“While our combined actions will not solve the problems of high gas prices overnight, it will make a difference,” Biden promised in remarks at the White House. “It will take time, but before long you should see the price of gas drop where you fill up your tank.”

The government will begin to move barrels into the market in mid- to late-December. Gasoline usually responds at a lag to changes in oil prices, and administration officials suggested this is one of several steps toward ultimately bringing down costs.

Oil prices had dropped in the days ahead of the announced withdrawals, a sign that investors were anticipating the moves that could bring a combined 70 million to 80 million barrels of oil onto global markets. But in trading after the announcement, prices shot up roughly 2% instead of falling.

The market was expecting the news, and traders may have been underwhelmed when they saw the details, said Claudio Galimberti, senior vice president for oil markets at Rystad Energy.

“The problem is that everybody knows that this measure is temporary,” Galimberti said. “So once it is stopped, then if demand continues to be above supply like it is right now, then you’re back to square one.”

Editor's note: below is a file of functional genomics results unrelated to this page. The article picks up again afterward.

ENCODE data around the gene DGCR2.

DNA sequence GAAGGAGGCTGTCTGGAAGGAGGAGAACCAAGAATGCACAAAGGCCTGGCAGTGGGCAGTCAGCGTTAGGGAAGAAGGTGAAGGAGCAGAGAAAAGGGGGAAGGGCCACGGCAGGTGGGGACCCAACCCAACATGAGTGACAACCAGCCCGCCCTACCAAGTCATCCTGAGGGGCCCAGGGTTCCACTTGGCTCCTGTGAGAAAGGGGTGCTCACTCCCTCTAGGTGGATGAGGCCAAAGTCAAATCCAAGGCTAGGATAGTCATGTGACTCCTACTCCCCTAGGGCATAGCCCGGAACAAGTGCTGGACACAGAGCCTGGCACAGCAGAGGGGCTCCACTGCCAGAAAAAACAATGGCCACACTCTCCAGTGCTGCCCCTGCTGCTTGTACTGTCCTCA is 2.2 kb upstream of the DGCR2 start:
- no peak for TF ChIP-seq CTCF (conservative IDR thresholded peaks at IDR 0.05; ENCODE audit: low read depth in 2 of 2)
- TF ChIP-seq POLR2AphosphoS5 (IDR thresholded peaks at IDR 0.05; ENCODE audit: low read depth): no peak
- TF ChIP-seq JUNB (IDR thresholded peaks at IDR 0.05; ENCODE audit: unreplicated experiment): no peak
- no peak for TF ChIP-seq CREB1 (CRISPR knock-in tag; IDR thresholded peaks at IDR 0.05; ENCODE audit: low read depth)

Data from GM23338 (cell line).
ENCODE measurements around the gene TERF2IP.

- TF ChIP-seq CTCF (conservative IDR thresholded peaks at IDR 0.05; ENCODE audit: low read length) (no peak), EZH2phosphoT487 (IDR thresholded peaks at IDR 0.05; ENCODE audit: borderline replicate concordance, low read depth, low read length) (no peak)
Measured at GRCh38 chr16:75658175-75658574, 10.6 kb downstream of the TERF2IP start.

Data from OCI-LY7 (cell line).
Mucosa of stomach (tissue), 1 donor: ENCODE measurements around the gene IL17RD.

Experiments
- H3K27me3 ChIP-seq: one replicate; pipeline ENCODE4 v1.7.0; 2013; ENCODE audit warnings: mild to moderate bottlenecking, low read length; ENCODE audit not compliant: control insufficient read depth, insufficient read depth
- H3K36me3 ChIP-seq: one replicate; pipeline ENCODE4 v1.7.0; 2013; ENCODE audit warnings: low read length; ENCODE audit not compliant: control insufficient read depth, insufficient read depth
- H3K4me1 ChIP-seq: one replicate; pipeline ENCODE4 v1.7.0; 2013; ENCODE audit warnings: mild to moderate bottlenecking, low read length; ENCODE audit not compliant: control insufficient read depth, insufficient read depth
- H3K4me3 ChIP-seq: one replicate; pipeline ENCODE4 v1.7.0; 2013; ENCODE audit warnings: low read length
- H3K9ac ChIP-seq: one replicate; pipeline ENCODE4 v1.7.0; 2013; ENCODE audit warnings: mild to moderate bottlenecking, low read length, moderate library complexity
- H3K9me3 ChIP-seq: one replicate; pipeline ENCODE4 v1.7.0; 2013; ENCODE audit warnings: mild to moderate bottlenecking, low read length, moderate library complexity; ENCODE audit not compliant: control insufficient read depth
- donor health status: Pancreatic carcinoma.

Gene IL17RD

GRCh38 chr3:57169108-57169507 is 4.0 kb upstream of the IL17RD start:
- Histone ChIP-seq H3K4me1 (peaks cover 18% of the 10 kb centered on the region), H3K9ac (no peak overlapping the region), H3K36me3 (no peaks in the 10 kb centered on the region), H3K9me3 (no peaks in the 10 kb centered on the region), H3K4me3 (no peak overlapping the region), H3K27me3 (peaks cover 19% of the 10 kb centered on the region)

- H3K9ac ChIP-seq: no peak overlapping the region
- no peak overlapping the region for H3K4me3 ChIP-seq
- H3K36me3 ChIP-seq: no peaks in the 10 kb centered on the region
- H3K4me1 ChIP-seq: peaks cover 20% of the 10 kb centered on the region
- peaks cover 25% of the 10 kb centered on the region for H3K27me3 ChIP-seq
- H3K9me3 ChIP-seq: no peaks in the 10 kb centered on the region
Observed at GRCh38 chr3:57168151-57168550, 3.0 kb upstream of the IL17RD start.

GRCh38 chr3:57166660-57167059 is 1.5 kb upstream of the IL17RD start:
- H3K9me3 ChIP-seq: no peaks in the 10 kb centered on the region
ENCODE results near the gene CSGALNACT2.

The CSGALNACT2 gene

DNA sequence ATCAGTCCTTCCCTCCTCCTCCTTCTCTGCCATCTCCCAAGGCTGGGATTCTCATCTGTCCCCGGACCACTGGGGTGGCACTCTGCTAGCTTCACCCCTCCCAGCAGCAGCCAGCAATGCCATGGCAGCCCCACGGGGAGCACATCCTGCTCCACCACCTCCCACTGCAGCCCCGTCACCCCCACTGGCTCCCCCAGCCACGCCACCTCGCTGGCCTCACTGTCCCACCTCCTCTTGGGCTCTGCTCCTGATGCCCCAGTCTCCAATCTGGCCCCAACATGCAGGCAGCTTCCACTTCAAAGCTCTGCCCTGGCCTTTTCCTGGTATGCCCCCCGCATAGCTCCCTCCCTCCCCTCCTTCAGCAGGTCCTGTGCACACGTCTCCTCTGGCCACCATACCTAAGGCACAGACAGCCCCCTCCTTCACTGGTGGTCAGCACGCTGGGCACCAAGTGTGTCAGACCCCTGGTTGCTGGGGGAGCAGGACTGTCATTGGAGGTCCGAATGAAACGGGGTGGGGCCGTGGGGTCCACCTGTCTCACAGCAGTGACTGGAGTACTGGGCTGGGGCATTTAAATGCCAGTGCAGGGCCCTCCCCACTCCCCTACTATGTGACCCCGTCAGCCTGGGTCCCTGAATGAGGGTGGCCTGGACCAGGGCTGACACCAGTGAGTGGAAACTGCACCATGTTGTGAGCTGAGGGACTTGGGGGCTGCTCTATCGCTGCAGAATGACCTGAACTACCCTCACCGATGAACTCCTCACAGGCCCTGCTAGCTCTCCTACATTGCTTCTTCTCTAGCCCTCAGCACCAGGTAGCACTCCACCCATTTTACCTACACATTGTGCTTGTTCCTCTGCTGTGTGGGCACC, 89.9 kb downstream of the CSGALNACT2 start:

Shortly after the U.S. announcement, India said it would release 5 million barrels from its strategic reserves. The British government confirmed it will release up to 1.5 million barrels from its stockpile. Japan and South Korea are also participating, and U.S. officials said it’s the biggest coordinated release from global strategic reserves.

British Prime Minister Boris Johnson’s spokesman, Max Blain, said it was “a sensible and measured step to support global markets” during the pandemic recovery.

Blain added that the country’s companies will be authorized but not compelled to participate in the release.

Despite all the optimistic statements, the actions by the U.S. and others risk counter moves by Gulf nations, especially Saudi Arabia, and by Russia. Saudi Arabia and other Gulf countries have made clear they intend to control supply to keep prices high for the time being.

As word spread in recent days of a coming joint release from U.S. and other countries’ reserves, there were warnings from OPEC interests that those countries may respond in turn, reneging on promises to increase supplies in coming months.